“We missed an entire download era,” Mercer says.
According to a statement from Silverman, these terms can still be worked out. “De La Soul is one of the seminal music groups of the 20th century, and Tommy Boy is proud to have been with the launch of their career from the beginning, releasing six albums over 12 years. Unfortunately, a misunderstanding has arisen between Tommy Boy and the group and we have not been given an opportunity to discuss their concerns with them or their lawyer after their public announcements on social media and digital radio interviews,” Silverman tells Rolling Stone via an email statement. “While we are confident that this can be resolved, we were saddened this is happening around the 30th Anniversary of their debut album 3 Feet High and Rising, and to see factually incorrect statements attributed to members of the group.” (Silverman did not reply to Rolling Stone‘s follow-up on which of the group’s statements he found “factually inaccurate.”)
“Tommy Boy and De La Soul’s management have been working together for six months planning the digital release of the group’s classic catalog,” Silverman adds. “We remain hopeful that we can continue to work together amicably.”
Regardless, the group will celebrate the 30th anniversary of 3 Feet High and Rising in open resistance to the label that stands to profit from their seminal works. De La Soul claims the record company wasn’t even aware that the milestone anniversary of their debut was imminent. According to the group, the original plan was to release their albums to streaming last November, but they and their marketing team had to remind the label of the significance of March 3rd.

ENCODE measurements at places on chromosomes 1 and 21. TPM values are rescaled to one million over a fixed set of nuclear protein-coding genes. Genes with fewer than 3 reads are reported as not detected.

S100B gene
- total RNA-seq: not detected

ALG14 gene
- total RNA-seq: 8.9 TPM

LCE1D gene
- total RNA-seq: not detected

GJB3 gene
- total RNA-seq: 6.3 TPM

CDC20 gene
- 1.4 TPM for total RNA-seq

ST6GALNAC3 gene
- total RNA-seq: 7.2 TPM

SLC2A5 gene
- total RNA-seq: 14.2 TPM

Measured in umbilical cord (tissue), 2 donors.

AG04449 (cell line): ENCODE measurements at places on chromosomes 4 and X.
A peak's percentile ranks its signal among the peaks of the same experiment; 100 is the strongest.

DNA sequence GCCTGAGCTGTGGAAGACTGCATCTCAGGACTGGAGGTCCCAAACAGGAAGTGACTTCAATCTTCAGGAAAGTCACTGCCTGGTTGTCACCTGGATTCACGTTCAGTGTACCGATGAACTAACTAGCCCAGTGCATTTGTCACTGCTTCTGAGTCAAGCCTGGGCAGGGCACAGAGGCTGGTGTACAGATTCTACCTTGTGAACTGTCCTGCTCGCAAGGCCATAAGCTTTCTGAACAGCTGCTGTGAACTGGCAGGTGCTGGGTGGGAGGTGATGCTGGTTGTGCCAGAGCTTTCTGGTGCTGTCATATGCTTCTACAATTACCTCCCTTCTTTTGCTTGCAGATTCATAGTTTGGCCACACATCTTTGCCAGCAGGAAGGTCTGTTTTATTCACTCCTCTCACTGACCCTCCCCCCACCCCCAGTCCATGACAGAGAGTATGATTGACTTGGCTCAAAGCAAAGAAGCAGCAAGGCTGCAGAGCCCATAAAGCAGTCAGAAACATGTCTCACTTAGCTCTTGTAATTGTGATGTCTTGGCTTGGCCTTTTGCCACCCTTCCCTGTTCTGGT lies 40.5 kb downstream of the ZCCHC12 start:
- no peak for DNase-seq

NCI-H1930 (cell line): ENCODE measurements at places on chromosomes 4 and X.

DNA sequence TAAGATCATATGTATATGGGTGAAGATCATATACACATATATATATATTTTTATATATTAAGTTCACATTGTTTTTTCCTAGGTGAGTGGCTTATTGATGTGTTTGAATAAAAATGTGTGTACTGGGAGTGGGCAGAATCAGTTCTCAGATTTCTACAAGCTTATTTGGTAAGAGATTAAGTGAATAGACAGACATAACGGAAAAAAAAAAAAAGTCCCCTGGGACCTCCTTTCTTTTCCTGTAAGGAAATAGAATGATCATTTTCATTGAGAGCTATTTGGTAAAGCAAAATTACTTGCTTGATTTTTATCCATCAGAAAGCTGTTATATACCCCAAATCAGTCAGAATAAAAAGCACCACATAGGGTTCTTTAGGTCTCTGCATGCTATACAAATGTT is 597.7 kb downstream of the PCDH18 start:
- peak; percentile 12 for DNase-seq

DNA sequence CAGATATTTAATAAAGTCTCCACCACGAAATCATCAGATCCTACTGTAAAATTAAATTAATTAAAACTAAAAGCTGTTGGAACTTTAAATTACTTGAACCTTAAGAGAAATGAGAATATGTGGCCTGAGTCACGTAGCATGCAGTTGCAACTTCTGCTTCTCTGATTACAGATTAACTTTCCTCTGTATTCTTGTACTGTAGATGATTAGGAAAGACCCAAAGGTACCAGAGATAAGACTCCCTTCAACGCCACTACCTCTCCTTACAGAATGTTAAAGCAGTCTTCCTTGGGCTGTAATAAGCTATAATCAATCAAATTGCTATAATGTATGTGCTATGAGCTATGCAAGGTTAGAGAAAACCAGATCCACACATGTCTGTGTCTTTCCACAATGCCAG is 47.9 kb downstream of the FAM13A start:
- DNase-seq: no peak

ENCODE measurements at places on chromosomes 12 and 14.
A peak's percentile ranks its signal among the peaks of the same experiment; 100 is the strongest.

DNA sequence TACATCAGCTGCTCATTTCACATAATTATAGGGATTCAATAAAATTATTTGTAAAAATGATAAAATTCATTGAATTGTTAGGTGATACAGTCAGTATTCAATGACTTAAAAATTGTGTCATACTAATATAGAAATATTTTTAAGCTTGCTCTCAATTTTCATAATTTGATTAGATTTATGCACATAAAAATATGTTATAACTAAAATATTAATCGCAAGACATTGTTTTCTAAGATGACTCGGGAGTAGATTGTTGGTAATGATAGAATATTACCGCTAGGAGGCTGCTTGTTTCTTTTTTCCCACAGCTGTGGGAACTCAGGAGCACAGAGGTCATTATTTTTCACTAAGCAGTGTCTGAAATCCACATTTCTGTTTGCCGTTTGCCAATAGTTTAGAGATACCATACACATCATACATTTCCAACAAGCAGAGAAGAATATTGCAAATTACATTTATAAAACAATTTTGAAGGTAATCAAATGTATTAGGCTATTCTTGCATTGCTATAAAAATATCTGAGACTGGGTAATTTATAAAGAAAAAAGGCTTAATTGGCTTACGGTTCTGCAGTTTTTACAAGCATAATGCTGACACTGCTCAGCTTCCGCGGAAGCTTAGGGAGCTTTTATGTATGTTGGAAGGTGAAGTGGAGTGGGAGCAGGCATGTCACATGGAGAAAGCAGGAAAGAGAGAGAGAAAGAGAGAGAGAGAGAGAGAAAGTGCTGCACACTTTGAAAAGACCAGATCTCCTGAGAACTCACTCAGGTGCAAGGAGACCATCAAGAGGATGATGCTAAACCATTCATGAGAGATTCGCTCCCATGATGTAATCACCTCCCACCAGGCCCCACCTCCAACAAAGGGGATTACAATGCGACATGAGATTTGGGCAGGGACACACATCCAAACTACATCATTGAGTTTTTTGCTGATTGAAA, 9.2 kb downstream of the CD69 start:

“He [Tom Silverman] wasn’t even aware of it,” Jolicoeur says. “No guidance, no awareness, no consciousness of what was going on with De La’s catalog, other than, ‘Let’s get out there so we get money.’”
While describing the album that changed his life, rapper Trugoy repeats the word “blueprint” three times in an attempt to express — correctly — how foundational an album 3 Feet High and Rising was for rap as a genre upon its release. “We came up with an album that was totally different from what was happening at a time and I think invited more people into the world of hip hop,” he says. “I think [it] liberated a lot of artists that wanted to probably say some of the things and do some of the things that we were doing on that record. It was one of the early litmus tests for what was to come.”
De La Soul isn’t bitter, even in the midst of the ongoing disputes. The group has never stopped fighting for, and against, 3 Feet High and Rising. They defended themselves against claims they were soft after their flower motif started to become bigger than the reality of the group. They’ve survived sample clearance issues, popular perception and doubt from peers. Ironically, an album built on a lack of aggression has been fought over more than the gangster rap albums it positioned against during its cultural peak.
“As far as our peers, there’s a tremendous amount of respect that has developed over the years based our genuine love for the music and the culture,” Mason says. “Maybe with a different point of view, but we all come from the same place.”